Part C What is the y position of the cannonball when it is a distance Part C.1 Velocity component in x direction and (or use the answer given to the first hint in Part B if you have already from the hill?
What is the speed of the projectile in the x direction? Express your answer in terms of answered it). ANSWER: = Use the initial velocity to get the time
Hint C.2
Use the answer from the previous hint to find the time when the x position is . You should be able to express this time in terms of . Then, use the general equation for the cannonball's y position as a function of time. This should allow you to solve for the y position when the x position is . Express the position of the cannonball in terms of ANSWER: = only.
Standard projectile problems
Projectile Motion Tutorial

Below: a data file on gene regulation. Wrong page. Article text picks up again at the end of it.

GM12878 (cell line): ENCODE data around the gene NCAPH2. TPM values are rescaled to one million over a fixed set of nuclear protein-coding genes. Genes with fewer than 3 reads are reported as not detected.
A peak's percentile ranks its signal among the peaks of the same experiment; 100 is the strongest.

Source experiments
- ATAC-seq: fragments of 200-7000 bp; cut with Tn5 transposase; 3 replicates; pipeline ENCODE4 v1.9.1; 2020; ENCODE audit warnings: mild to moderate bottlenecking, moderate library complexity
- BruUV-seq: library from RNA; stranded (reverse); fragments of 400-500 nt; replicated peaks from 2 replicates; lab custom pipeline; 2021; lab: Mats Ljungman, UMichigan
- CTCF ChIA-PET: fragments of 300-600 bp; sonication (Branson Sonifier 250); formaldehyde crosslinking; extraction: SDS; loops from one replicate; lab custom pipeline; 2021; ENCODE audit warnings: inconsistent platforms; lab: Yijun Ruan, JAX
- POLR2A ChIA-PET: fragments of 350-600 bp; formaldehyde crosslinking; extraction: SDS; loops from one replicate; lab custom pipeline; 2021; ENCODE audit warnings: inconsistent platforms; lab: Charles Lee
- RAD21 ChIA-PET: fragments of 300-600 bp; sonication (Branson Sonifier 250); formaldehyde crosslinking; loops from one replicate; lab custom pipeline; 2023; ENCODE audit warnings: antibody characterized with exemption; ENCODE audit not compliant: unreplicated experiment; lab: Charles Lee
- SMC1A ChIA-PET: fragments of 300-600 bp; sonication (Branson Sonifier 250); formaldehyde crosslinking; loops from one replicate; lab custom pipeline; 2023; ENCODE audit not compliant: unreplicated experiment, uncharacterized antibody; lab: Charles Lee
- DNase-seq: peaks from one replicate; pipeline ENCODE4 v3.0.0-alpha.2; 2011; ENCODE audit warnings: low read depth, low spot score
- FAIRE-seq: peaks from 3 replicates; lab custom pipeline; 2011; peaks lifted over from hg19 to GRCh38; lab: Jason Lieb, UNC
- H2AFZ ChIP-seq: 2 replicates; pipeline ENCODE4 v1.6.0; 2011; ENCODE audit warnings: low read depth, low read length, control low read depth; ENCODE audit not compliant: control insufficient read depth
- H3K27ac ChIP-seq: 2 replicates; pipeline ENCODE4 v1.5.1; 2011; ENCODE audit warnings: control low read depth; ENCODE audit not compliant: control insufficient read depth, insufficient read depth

Learning Goal: Understand how to apply the equations for 1-dimensional motion to the y and x directions separately in order to derive standard formulae for the range and height of a projectile. A projectile is fired from ground level at time , at an angle with respect to the horizontal. It has an initial speed . In this problem we are assuming that the ground is level.
Part A Find the time Hint A.1 it takes the projectile to reach its maximum height.
A basic property of projectile motion
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Part B Find , the time at which the projectile hits the ground. Part B.1 Two possible approaches
There are two good ways to find the total flight time : either by invoking the symmetry of this problem (limited to projectiles fired over level ground) or by finding a general expression for , the y position of the projectile, and setting this equal to the height at the end of the trajectory, . The second method is more general (i.e., it would work if the projectile landed on a hill of height H). What is the value of in this problem? Express in terms of quantities given in the introduction. =0 Some needed kinematics , taking .
ANSWER: Part B.2
Give an expression for the height as a function of time, Part B.2.a Equation of motion